Washington, May 15 : Scientists have determined that poles on Jupiter's moon Europa may have wandered by almost 90 degrees, an extreme shift that suggests the existence of an internal liquid ocean beneath the icy crust, which may host life.
The team of scientists, which came forward with the finding, is from the Carnegie Institution, Lunar and Planetary Institute, and University of California, Santa Cruz.
The research team, which included Isamu Matsuyama of the Carnegie Institution's Department of Terrestrial Magnetism, used images from the Voyager, Galileo, and New Horizons spacecraft to map several large arc-shaped depressions that extend more than 500 kilometers across Europa's surface.
By comparing the pattern of the depressions with fractures that would result from stresses caused by a shift in Europa's rotational axis, the researchers determined that the axis had shifted by approximately 80 degrees. The previous axis of rotation is now located about 10 degrees from the present equator.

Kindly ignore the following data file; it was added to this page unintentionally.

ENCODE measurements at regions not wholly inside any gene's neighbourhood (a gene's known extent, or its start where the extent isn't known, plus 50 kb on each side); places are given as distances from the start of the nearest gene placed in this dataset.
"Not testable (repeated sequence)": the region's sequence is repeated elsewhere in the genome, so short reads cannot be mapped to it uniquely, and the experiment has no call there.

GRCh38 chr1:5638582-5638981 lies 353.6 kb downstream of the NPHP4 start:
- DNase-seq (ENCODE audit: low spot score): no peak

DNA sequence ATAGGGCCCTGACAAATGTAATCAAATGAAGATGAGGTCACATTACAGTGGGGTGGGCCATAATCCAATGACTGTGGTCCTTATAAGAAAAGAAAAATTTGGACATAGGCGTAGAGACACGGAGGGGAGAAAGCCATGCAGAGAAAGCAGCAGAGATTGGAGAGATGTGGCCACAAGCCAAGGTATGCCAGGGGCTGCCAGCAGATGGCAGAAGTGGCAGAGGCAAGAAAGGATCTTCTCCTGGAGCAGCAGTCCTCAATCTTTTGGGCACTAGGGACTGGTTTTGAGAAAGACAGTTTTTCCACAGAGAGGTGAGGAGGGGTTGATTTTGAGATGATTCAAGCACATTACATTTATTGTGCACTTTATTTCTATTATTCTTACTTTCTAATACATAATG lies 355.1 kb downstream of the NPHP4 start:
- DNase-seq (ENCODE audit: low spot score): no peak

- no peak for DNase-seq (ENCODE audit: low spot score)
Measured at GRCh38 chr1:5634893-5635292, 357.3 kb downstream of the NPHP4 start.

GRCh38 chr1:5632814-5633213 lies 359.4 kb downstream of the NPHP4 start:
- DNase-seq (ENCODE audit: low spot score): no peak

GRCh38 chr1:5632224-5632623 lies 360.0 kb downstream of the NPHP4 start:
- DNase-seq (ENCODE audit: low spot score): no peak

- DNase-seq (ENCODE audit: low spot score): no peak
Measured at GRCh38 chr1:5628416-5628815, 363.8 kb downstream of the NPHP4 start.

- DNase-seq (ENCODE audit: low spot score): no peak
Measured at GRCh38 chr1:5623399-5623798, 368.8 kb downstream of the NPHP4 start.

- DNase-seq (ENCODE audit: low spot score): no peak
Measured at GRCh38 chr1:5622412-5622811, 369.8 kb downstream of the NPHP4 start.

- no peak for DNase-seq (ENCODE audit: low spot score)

The drastic shift in Europa's rotational axis was likely a result of the build-up of thick ice at the poles.
"A spinning body is most stable with its mass farthest from its spin axis," said Matsuyama. "On Europa, variations in the thickness of its outer shell caused a mass imbalance, so the rotation axis reoriented to a new stable state," he added.
Such a change is called "true polar wander" as opposed to apparent polar wander caused by plate tectonics.
The study has implications for liquid water inside Europa.
Scientists have hypothesized that Europa has an extensive subsurface ocean based on spacecraft photos that revealed its fractured, icy surface. The ocean beneath the crust would be kept liquid by heat generated by tidal forces from Jupiter's gravity.
The presence of heat and water may make life possible, even though the subsurface ocean is cut off from solar energy.
"The large reorientation on Europa required to explain the circular depressions implies that its outer ice shell is decoupled from the core by a liquid layer," said Matsuyama. "Therefore, our study provides an independent test for the presence of an interior liquid layer," he added.